Protests over TID power line plan grow

Hard feelings over the Turlock Irrigation District's plan for a power line route, contested by Ceres City Hall and many neighbors to the south, spilled over Tuesday into a Stanislaus County supervisors meeting.

Neighbors say a 115,000-volt transmission line would hurt property values and could harm their health. Farmers have threatened to sue if nearby cows give less milk. Ceres' mayor says his council will consider "legal options," too.

The TID wants to build a substation on Grayson Road east of Crows Landing Road, and string a power line 10 miles east to Geer Road near Hughson. A 69,000-volt line would run a short distance northward from the substation to the TID's Almond Power Plant, which began operating in 1995.

David Yonan, whose family farms south of Ceres, told supervisors that the TID could avoid conflicts by running a line along a canal that the TID owns about 2,200 feet to the south of its preferred route along Grayson Road. He cited the county's documented hope to eventually widen Grayson.

"We're all going to have to pay for this twice," Yonan said.

That's because "power poles would be smack dab in the middle of a future travel lane," Ceres Councilman Chris Vierra said after the meeting.

Matt Machado, the county's public works director, said no money has been set aside to widen Grayson, a "Tier 2" priority that could take 20 years to fund. But Vierra said Ceres has been collecting development fees and disputed a consultant's claim that the widening is not a "reasonably foreseeable project."

TID board members last week postponed a decision on the power line, partly to explore alternative routes. Vierra, who spoke on the city's behalf at the meeting, said TID staff was directed to meet with Ceres leaders but they haven't connected yet.

TID spokesman Steve Boyd said Tuesday he did not know when the matter might return to the TID board.

Ceres is in a tricky position because the city badly needs a power upgrade, especially if it hopes to expand southward, which it does.

The new transmission line would boost the TID's "capa-city for future load growth," increase reliability of its entire system and relieve power congestion, according to environmental documents.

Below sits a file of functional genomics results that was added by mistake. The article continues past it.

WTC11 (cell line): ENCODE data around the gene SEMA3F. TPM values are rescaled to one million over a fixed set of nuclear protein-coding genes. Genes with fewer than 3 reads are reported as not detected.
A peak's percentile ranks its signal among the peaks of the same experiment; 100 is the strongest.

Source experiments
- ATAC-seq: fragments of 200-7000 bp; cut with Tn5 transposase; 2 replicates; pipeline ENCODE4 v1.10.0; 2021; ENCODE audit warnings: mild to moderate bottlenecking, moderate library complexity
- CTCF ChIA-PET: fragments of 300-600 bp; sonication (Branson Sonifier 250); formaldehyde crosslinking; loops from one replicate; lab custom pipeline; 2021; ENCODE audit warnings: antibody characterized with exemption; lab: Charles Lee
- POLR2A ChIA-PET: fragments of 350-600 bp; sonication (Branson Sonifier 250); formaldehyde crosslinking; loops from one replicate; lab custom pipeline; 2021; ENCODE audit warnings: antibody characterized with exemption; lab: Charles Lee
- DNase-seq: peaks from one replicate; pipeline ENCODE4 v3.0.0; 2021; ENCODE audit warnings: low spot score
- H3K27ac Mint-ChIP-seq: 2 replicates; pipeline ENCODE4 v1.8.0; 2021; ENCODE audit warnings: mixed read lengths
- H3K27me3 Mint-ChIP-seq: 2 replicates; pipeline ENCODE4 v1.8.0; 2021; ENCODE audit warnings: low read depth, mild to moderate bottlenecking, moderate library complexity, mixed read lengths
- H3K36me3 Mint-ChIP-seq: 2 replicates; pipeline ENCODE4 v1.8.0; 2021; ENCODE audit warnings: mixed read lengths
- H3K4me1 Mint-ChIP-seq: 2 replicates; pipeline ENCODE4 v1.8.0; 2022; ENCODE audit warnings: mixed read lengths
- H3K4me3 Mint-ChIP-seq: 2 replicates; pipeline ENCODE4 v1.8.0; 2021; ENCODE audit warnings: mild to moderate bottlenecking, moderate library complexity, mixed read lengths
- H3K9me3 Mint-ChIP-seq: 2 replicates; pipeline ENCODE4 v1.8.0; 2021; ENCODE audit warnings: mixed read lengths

But Ceres took issue when the TID's consultant ignored the city's concerns, Mayor Anthony Cannella said in a letter dated Nov. 10. The city hopes to improve Faith Home Road and Central Avenue in addition to Grayson, he said.

"The council will seriously consider the city's legal options regarding a challenge to the adequacy of the environmental document," Cannella wrote.

Vierra said Tuesday, "The city of Ceres is 100 percent supportive of the project because it is needed." But the TID's preferred route might mess up the city's plan for a new Highway 99 interchange with Mitchell Road, he said.

Complaints from rural neighbors along the preferred route "have fallen on deaf ears," Yonan said. "I am disheartened to say the project only serves to save the wallet of the TID at the cost of the very ag interest it serves."

An alternate route along the TID's "Lateral 2½" canal would be 6,162 feet longer, requiring an extra 34 poles, Strachan Consulting reported in an environmental document. That line also would bisect properties, further eroding farmers' operations, the consultant said.

But the preferred route isn't looked on kindly by other farmers. Dairyman Gary Marchy charged the TID in a letter with "taking away our rights to utilize our land as we see fit."

Marchy hired an "electrical specialist" who would analyze milk production before and after line installation, and Marchy "will hold TID accountable for any loss," he wrote.

"Please protect our rural Roeding neighborhood from your potentially dangerous and certainly unsightly electrical plans," pleaded Patricia Cousins in a letter. "Don't destroy our rural way of life."

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Bee staff writer Garth Stapley can be reached at or 578-2390.

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